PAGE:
A second group of laminations I3 is provided wherein each of the laminations I3 is of the same general configuration as the laminations It with the exception that the upper ends of the legs thereof terminate in both instances by square ends, both of which are at substantially the same elevation spaced below the top curved ends of the laminations I0 a distance approximately the same as the width of the laminations I0 and I3. These groups of laminations i0 and I3 are alternately placed one against the other as shown in Fig. 7 and zones with open end slots or grooves are thereby formed across the upper ends of the laminations I3 between the respective spaced apart adjacent groups of laminations II].
In this manner an open end transformer core is built and the various laminations in the arrangement above indicated may be temporarily tied together in that alignment in order to permit secondary windings I4 and I5, Fig. 5, to be placed about each of the upturned legs of that core. No winding is provided about the interconnecting lower bars of the laminations of the core.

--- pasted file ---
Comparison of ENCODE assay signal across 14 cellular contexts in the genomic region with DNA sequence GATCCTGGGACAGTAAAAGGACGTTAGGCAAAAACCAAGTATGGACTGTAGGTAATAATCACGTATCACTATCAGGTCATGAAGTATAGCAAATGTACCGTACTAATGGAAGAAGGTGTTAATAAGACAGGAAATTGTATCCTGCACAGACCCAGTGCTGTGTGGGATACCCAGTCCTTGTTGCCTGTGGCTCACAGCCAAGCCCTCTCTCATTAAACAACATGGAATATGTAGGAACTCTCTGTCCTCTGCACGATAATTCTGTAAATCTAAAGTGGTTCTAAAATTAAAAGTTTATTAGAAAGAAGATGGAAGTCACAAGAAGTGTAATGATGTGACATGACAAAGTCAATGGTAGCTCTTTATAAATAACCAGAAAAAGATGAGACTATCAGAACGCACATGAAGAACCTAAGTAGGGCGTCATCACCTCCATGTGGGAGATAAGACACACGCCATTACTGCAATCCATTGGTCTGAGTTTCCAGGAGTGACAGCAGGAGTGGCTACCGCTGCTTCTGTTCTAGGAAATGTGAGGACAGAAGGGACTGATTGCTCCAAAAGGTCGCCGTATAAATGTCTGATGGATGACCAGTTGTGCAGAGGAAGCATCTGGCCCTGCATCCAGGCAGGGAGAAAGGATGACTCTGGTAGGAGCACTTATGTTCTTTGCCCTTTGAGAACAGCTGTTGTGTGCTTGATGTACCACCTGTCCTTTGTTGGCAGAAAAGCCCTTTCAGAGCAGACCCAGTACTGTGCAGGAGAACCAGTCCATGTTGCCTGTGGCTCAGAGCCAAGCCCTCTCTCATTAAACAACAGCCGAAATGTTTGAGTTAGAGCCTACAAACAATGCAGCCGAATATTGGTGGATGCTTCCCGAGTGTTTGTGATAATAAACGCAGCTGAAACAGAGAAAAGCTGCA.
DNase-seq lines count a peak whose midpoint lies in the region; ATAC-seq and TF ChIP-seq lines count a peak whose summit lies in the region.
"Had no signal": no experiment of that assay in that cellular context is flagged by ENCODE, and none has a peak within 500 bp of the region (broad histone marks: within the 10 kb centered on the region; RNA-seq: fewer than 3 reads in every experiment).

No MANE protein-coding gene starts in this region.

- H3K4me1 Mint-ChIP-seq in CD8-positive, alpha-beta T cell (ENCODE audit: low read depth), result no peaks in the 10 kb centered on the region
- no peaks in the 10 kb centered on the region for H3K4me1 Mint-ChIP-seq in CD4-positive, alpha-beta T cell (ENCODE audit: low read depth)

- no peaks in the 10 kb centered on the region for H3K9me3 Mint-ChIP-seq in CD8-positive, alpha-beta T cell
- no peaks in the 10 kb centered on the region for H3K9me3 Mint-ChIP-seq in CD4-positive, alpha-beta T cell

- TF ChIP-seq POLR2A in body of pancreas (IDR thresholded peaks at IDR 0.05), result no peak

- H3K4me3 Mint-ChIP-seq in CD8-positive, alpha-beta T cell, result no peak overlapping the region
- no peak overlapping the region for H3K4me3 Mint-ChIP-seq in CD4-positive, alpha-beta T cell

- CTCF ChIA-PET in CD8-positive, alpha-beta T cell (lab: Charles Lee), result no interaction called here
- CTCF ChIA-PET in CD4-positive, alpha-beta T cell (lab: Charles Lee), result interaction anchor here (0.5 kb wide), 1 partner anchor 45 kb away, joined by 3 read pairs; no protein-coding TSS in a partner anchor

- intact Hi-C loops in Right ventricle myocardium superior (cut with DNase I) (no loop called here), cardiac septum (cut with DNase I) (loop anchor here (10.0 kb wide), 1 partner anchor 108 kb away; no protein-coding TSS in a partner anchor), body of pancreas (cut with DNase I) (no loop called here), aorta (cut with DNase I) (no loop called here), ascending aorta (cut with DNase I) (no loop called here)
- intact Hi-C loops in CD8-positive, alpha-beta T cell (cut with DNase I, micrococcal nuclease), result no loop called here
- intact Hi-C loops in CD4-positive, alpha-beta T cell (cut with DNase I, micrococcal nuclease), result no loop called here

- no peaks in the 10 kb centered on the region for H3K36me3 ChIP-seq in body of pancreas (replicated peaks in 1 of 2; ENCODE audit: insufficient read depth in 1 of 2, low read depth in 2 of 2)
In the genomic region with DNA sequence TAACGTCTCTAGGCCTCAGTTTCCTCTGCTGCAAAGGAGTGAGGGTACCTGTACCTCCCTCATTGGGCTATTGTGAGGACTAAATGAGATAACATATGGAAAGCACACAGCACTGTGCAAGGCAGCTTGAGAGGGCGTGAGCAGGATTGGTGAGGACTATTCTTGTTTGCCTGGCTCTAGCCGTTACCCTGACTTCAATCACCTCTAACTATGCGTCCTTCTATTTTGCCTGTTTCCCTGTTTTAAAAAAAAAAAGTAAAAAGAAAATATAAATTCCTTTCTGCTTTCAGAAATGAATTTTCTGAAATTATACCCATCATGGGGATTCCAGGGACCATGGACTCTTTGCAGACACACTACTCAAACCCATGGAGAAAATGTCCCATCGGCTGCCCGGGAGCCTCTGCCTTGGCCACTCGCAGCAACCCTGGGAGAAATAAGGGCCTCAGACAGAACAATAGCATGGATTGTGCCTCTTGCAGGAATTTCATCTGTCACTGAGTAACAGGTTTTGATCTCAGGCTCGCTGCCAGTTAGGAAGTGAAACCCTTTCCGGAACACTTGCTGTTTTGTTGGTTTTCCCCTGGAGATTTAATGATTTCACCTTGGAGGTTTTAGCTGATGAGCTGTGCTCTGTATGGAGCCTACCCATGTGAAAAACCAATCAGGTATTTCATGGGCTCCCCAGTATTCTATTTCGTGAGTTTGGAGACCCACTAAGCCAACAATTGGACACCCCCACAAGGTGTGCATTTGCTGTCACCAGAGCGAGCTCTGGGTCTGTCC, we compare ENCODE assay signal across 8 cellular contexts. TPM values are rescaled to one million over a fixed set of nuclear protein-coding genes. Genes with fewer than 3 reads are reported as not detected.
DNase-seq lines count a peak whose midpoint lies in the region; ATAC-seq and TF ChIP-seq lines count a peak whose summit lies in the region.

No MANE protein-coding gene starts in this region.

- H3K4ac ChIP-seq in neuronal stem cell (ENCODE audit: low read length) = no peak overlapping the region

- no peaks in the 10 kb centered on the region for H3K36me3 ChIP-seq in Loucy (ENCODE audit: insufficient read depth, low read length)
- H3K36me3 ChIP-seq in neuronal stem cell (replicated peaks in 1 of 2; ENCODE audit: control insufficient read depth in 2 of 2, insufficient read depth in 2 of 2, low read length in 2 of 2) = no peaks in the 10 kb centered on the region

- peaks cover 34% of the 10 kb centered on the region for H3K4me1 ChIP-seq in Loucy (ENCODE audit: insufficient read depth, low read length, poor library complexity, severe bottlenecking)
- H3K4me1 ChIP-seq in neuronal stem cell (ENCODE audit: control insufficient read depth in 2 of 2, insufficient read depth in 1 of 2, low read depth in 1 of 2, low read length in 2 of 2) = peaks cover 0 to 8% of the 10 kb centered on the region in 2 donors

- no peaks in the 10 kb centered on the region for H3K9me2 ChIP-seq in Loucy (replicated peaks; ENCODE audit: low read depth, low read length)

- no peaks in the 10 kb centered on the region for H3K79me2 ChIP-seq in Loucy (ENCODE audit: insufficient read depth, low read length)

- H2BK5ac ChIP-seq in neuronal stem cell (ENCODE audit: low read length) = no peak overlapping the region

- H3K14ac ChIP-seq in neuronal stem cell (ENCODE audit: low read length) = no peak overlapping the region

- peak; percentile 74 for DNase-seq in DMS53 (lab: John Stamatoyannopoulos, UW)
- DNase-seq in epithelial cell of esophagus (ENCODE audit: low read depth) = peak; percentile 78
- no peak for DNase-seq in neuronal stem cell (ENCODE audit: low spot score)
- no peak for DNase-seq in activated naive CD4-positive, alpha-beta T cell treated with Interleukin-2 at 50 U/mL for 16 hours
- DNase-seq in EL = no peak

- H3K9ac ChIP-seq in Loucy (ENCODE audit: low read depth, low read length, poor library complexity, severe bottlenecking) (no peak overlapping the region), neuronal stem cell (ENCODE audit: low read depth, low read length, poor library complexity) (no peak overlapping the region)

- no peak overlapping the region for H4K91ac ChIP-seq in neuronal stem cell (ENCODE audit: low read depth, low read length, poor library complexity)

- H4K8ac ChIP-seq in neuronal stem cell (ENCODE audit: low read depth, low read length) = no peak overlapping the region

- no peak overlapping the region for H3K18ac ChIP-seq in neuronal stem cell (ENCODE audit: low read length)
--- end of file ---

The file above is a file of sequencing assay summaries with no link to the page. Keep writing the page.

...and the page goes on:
To protect these two secondary windings I4 and I5 and to maintain the laminations I0 and l3 in intimate compressive contact one laterally against the other, face to face, a pair of symmetrical housing members It and ll are formed, a description being made in detail of the member IT with the understanding that the member I6 is an exact duplicate thereof.